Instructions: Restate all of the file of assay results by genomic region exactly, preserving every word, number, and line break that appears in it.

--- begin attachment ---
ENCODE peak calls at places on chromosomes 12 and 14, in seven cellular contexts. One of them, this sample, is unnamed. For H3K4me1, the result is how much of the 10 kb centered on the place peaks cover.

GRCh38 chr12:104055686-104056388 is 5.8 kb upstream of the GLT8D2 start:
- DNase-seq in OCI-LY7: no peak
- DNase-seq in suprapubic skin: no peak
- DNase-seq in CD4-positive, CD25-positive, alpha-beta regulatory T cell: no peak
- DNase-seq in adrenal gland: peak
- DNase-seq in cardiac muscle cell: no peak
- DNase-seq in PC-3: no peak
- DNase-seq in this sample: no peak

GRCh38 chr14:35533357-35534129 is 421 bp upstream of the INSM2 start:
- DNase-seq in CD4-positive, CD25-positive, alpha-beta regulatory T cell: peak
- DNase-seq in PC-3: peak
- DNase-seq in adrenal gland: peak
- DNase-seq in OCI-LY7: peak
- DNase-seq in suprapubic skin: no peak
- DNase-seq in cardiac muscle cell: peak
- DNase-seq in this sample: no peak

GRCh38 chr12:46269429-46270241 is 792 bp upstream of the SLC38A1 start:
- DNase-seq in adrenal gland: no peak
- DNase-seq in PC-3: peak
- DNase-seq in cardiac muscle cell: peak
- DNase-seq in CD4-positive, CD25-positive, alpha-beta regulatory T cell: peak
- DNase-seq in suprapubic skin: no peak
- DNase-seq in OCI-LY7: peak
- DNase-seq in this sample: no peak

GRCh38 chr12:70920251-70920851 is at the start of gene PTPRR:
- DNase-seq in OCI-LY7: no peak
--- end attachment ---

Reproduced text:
ENCODE peak calls at places on chromosomes 12 and 14, in seven cellular contexts. One of them, this sample, is unnamed. For H3K4me1, the result is how much of the 10 kb centered on the place peaks cover.

GRCh38 chr12:104055686-104056388 is 5.8 kb upstream of the GLT8D2 start:
- DNase-seq in OCI-LY7: no peak
- DNase-seq in suprapubic skin: no peak
- DNase-seq in CD4-positive, CD25-positive, alpha-beta regulatory T cell: no peak
- DNase-seq in adrenal gland: peak
- DNase-seq in cardiac muscle cell: no peak
- DNase-seq in PC-3: no peak
- DNase-seq in this sample: no peak

GRCh38 chr14:35533357-35534129 is 421 bp upstream of the INSM2 start:
- DNase-seq in CD4-positive, CD25-positive, alpha-beta regulatory T cell: peak
- DNase-seq in PC-3: peak
- DNase-seq in adrenal gland: peak
- DNase-seq in OCI-LY7: peak
- DNase-seq in suprapubic skin: no peak
- DNase-seq in cardiac muscle cell: peak
- DNase-seq in this sample: no peak

GRCh38 chr12:46269429-46270241 is 792 bp upstream of the SLC38A1 start:
- DNase-seq in adrenal gland: no peak
- DNase-seq in PC-3: peak
- DNase-seq in cardiac muscle cell: peak
- DNase-seq in CD4-positive, CD25-positive, alpha-beta regulatory T cell: peak
- DNase-seq in suprapubic skin: no peak
- DNase-seq in OCI-LY7: peak
- DNase-seq in this sample: no peak

GRCh38 chr12:70920251-70920851 is at the start of gene PTPRR:
- DNase-seq in OCI-LY7: no peak